Computer Science Teacher

# December, 2007

• #### Office 2007 Tips and Tricks

Hilary Pike has a nice set of videos on her favorite features in Microsoft Office 2007. She starts off with one of my personal favorites - the citation and bibliography tool in Word 2007. She also demos the Equation editor and Math Add-in (about which I have blogged before) as well as new features in Excel, PowerPoint and OneNote. I've long believed that a simple demo can go a long way towards improving understanding. Hilary's how to videos fit that bill. The things she demos will same some people whole lot of time.

Speaking of OneNote, J. Scott Thompson (no relation) has an interesting post on using OneNote in the Classroom. OneNote seems to be the best kept secret of the Office product group. It's a very powerful tool though and seems like it should be particularly useful in schools.

• #### A Simple Check Digit Project

[Note: is this is interesting to you then this page at CS Unplugged is a must read for extra ideas and resources.]

I've been thinking for a while that I hadn't played with any small projects lately. I like to play with what I would call toy projects that let me play with numbers. The other day I was entering passport data in a form and while looking at my passport I noticed that there was an extra digit in the machine readable portion of the  document. Specifically while I recognized the passport number there was a tenth digit.

This was pretty obviously a check digit of some sort. Ah, I wondered, what is the formula for calculating it? Enter the Internet and a search turned up some information on how it is calculated. For me the next logical step was to create a program to make sure the formula worked with my passport number. Oh sure I could do it by hand but where is the fun in that.

And besides a program lets me think about basic principles. A formula of course. Data parsing naturally. Probably an array might be involved. It is in my solution it is but it might not be in other solutions. So what is the formula involved?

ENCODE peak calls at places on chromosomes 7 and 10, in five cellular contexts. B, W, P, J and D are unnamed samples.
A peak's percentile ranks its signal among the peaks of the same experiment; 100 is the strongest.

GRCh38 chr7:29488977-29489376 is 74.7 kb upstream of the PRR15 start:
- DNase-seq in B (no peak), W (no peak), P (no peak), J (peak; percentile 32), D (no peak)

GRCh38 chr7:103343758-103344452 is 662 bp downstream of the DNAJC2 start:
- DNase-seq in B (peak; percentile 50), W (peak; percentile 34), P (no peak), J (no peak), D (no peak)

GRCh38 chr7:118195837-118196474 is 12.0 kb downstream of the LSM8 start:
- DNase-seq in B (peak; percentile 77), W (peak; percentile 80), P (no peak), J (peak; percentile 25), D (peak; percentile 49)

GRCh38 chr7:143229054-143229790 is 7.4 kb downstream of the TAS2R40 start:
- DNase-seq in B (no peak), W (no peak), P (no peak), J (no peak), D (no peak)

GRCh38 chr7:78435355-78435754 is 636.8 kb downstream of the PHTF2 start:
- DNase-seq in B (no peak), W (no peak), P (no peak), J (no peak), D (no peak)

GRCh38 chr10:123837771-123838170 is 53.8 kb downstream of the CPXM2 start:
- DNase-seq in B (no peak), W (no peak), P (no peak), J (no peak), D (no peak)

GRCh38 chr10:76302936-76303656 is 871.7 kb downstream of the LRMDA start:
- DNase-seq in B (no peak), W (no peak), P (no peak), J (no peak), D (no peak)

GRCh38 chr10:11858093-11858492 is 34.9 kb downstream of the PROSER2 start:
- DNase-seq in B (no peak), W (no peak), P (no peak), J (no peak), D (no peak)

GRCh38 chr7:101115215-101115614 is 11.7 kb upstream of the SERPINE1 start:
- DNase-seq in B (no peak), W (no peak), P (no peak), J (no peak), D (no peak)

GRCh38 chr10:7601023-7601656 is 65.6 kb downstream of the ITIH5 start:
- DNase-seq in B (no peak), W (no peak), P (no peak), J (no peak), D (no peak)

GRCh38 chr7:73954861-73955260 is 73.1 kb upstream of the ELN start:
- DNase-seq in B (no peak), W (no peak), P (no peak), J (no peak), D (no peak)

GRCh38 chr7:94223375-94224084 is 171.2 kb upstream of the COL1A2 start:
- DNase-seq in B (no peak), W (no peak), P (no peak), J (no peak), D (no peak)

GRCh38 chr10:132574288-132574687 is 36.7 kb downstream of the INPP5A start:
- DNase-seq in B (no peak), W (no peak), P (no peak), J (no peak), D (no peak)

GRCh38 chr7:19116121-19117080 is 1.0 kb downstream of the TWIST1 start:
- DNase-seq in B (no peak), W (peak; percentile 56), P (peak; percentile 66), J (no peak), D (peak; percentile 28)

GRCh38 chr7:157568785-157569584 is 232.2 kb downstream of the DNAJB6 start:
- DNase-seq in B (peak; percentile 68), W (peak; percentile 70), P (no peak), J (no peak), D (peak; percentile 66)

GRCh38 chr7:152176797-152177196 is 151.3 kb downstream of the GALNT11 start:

Each individual digit is multiplied by a weight. The first digit is multiplied by 7; the second by 3; the third by 1 and then the cycle repeats. These products are added together with the result divided by 10. The remainder is the check digit.

So if  the number is 123456789 (Passport numbers are all 9 digits long) you have:

1*7 + 2*3 + 3*1 + 4*7 + 5*3 + 6*1 + 7*7 + 8*3 + 9*1 = 147

Dividing by 10 leaves a remainder of 7 which is the check digit. Easy enough.

Now things get complicated if the passport "number" uses letters but US passports don't. If you want to include that in the problem the letters (upper case only) convert to numbers with "A" converting to 10 incrementing up to "Z" at 35. The rest of  the formula stays the same. But adding that complication makes the whole project more "interesting."

One of the things I would think about with this project with students is data validation. Things like:

• Are there the right number of digits? Note that the same formula is used for other numbers on the passport, like date of birth, that are not nine digits long.
• Are the characters in the data valid? Digits or uppercase letters between A and Z.
• What are good error messages? Is it enough to say wrong length or should you say how many are required? Of should you say too long or too short?

Of course to me the whole concept of check digits as tools for validation of data is well worth some discussion in class on its own merit. It might be useful for students to look up other numbers that use check digits and discuss why there are there.

I threw my solution together in about 11 lines of code (in VB .NET) and about half of those lines are data declarations. I'll leave doing it in other languages or in fewer lines of code as an exercise for the student though.